December 8, 2013 – How do you measure the downside of unburnable carbon assets against the balance sheets of energy companies? Enter the Bloomberg Carbon Risk Valuation Tool (CRVT), from Bloomberg Professional Service at XLTP XCO2.
The CRVT blueprint contains 5 built-in scenarios that can be adjusted to reflect specific energy company data. These 5 cover potential futures that include:
- a 5% annual decrease in oil prices beginning in 2020.
- $50 per barrel of oil beginning in 2020.
- $25 per barrel of oil beginning in 2030.
- an 80% decrease in EBIT (earnings before interest and taxes) beginning in 2020 prompted by decarbonization and peaking in 2035.
- an 80% decrease in EBIT beginning in 2030 prompted by last-ditch decarbonization and peaking in 2035.
The CRVT defines unburnable carbon assets as “stranded.” These are assets that need to be devalued or converted to liabilities. The tool allows the investor to build an income and cash flow for a company and then apply discounted cash flows from the write down of stranded assets.
The above scenarios are based on governments heeding scientists about climate change and applying decarbonization policies. The assumption under such terms is that oil prices will fall as demand decreases. This would impact top-line revenue and bottom-line earnings. At the same time the costs of extraction will remain the same. At some point the cost of extraction would exceed the selling price leading to the end of production.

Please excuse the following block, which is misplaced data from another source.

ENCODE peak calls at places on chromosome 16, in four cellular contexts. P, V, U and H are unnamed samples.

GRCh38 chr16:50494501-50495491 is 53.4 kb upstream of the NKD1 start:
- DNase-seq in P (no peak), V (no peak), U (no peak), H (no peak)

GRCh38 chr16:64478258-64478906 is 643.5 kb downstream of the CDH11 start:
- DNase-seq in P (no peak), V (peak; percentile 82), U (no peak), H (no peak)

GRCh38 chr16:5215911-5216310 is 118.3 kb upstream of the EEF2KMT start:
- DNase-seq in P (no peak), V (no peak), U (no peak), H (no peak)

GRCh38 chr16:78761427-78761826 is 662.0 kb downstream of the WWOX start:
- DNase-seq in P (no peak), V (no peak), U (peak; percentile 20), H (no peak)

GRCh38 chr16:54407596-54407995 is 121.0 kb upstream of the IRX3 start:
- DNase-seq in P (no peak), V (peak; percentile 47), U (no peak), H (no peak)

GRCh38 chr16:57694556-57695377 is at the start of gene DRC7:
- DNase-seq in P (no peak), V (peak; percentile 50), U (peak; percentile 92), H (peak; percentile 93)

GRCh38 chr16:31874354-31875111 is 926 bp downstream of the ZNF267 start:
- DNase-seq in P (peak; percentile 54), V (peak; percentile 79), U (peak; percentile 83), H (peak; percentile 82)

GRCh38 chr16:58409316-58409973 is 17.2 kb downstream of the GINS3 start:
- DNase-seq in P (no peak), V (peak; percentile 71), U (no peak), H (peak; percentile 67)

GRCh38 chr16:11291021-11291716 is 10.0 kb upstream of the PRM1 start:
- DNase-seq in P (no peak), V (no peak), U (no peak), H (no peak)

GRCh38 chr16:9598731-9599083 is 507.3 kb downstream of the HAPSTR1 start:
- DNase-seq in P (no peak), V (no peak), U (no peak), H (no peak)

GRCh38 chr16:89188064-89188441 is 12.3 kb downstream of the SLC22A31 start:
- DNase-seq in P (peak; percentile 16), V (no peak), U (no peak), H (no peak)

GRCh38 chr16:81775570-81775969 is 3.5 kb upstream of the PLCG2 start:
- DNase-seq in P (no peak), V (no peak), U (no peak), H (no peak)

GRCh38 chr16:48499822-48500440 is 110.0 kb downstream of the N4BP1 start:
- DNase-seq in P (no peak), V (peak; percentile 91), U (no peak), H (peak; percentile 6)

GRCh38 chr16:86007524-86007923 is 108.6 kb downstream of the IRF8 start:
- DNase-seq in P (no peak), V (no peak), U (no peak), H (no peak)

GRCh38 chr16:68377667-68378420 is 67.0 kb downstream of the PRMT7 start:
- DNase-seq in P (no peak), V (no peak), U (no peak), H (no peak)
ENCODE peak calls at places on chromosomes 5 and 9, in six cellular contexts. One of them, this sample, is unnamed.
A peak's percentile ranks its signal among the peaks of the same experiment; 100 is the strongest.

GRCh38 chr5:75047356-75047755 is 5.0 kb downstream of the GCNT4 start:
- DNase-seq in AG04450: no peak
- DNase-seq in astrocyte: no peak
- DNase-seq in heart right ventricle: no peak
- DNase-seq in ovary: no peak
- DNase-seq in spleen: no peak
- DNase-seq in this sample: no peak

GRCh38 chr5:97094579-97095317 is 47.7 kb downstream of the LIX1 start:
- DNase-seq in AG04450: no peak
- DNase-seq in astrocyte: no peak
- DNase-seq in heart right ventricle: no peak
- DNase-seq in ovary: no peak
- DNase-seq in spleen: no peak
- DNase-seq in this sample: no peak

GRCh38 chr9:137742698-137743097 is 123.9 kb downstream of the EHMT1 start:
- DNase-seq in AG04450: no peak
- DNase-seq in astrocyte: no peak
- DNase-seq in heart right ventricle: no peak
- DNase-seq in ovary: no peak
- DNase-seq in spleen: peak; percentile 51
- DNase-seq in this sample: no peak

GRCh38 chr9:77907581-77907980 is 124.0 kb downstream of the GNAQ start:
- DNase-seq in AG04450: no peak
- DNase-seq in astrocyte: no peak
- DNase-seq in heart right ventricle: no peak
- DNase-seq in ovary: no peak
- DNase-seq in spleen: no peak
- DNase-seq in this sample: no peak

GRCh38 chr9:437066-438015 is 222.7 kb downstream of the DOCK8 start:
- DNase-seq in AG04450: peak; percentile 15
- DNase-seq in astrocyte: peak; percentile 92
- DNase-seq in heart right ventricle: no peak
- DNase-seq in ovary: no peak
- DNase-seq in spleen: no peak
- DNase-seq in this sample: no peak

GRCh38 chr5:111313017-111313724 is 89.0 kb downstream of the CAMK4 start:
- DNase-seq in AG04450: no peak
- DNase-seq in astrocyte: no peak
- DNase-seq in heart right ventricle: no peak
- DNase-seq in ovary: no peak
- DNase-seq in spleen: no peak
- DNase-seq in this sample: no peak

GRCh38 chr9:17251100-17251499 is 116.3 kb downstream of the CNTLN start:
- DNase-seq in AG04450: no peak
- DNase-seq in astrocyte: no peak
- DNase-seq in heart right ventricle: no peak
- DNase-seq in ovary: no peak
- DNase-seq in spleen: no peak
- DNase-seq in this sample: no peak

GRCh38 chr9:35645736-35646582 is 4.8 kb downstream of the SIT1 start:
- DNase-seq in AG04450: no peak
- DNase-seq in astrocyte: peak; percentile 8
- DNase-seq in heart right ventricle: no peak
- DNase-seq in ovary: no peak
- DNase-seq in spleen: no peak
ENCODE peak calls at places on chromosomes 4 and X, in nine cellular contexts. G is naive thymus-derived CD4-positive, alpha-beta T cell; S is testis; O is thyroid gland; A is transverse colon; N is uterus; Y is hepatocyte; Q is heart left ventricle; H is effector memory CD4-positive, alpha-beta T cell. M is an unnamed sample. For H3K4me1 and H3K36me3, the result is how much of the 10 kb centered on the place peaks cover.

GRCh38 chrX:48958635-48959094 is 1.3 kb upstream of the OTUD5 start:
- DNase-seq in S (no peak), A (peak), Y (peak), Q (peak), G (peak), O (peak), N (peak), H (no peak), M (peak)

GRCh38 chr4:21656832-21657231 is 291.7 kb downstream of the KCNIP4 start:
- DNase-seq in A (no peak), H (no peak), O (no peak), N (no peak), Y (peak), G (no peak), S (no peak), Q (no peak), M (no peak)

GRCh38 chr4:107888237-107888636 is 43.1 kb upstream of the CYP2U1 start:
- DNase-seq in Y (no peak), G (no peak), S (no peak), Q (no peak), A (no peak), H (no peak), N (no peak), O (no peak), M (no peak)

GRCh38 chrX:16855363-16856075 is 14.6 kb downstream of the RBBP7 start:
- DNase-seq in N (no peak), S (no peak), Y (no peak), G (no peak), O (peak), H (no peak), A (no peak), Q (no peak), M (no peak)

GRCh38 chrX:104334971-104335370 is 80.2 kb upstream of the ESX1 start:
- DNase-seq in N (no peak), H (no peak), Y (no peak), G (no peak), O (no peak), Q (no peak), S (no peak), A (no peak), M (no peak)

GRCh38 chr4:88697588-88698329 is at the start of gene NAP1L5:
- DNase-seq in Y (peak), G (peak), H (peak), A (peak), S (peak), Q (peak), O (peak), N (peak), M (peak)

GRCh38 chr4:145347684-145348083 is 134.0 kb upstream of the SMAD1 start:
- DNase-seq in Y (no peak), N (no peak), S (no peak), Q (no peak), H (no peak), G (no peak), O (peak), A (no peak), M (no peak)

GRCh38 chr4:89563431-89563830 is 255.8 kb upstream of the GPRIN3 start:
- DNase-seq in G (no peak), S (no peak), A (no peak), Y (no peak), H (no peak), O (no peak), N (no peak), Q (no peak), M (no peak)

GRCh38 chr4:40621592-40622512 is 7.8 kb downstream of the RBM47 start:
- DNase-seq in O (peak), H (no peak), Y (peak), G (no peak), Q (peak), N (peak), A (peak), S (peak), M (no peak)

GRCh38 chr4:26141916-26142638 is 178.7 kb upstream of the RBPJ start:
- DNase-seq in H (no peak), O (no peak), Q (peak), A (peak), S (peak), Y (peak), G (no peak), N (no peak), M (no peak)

CRVT also looks at how energy companies expend their capital and determines when it becomes a waste of money because exploring for new finds no longer makes economic sense.
The CRVT also looks at how climate change regulation would impact the price of carbon emissions and how that would negatively impact corporate earnings.
And finally it looks at harder to reach carbon assets like the oil sands and how such carbon-intensive extraction technologies could further impact costs and net earnings after applying regulatory penalties.
The CRVT published study looks at the biggest market cap energy companies and then applies its various scenarios to them. These include:
- ExxonMobil at $393.8 billion (US).
- Petrochina at $232.5 billion.
- Chevron at $231.7 billion.
- Royal Dutch Shell at $215 billion.
- BP at $145.2 billion.
- Total at $144.8 billion.
- Petrobras at $114.9 billion.
- Ecopetrol at $98.1 billion.
- CNOOC at $91.7 billion.
Not surprisingly last-ditch decarbonization has the least impact on the energy companies while the $50 oil price per barrel beginning in 2020 yields to the worst results with shares declining by 58%.
The authors of the CRVT admit to some limitations in their model. For example they use average pricing for determining the cost of extraction which penalizes companies that may have multiple extractive processes in operation, some less expensive and some more. In such cases the company could stop producing at fields that were no longer cost viable. The model also doesn’t consider other avenues that an energy company might explore because of changing regulation around extracting and emitting carbon.